Hopefully not utopian. I think there’s a great opportunity for people to develop our most human aspects, but that also requires us to be aware of what we want life to be, giving priority to our human strengths. This also touches upon another large topic—how we will be able to organise society from a global perspective in a world where communication makes people from different cultures and with different values getting increasingly closer to each other, while the challenges for our established national and political structures are growing. At the moment I’m looking specifically into this topic in a research project investigating the future of the welfare state and the national state in a digital world. And it’s really fascinating—lots of questions and few certain answers.
How can people find out more about your work?
My website http://matslewan.se
Anything else you’d like to add / we should have asked?
Maybe the topic of my book An Impossible Invention: In parallel to my other work I’m following an intriguing story about an energy source (of heat) that could potentially change the world—Low Energy Nuclear Reactions (formerly known as Cold Fusion, mistakenly discredited in 1989 although the term cold fusion might be misleading)—basically a still poorly understood form of nuclear reaction without radiation, without radioactive fuel and without producing hazardous waste, yet with the high energy density of nuclear reactions compared to chemical, meaning that one gram of fuel corresponds to about a ton of oil.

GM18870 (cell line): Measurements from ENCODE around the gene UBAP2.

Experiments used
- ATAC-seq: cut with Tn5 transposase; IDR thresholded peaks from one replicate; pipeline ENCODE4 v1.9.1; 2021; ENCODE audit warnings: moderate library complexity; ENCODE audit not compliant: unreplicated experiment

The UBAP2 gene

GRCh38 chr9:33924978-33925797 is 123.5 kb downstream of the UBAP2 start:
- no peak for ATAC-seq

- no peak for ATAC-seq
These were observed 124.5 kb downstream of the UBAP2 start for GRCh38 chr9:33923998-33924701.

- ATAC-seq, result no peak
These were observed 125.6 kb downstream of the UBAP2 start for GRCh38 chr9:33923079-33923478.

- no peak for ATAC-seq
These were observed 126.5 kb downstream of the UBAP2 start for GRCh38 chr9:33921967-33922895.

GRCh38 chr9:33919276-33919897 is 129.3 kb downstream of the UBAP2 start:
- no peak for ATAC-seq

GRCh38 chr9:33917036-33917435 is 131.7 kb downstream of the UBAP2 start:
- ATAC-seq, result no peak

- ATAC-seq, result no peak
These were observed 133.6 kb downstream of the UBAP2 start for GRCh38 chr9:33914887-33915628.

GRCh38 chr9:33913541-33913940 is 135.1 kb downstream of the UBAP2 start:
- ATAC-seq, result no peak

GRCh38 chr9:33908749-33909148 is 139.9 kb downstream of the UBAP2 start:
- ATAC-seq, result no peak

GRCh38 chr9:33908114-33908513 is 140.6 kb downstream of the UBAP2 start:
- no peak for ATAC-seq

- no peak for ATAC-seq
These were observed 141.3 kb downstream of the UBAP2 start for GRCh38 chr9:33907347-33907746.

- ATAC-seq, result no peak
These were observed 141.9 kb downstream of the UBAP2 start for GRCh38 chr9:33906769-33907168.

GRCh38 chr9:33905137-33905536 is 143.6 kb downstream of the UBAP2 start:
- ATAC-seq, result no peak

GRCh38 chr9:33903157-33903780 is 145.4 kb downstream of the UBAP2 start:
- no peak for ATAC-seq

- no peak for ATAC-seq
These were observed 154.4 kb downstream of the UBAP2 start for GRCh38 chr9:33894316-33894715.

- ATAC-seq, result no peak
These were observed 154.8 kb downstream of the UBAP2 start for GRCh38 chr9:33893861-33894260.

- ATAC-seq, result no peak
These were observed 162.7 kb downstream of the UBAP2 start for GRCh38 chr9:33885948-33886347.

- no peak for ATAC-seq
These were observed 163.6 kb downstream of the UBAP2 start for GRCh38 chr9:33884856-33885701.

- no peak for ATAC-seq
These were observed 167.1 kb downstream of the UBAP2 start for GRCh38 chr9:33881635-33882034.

A part from potentially replacing all other form of harmful energy sources—fossils and nuclear—and promising things such as clean water to everyone on Planet Earth, it could also make energy a cheap and readily available distributed resource, in the way that Internet changed information from being controlled to be commonly available and distributed. Together with digitalisation, this would accelerate the change for the world.
How can people contact you & learn more about you?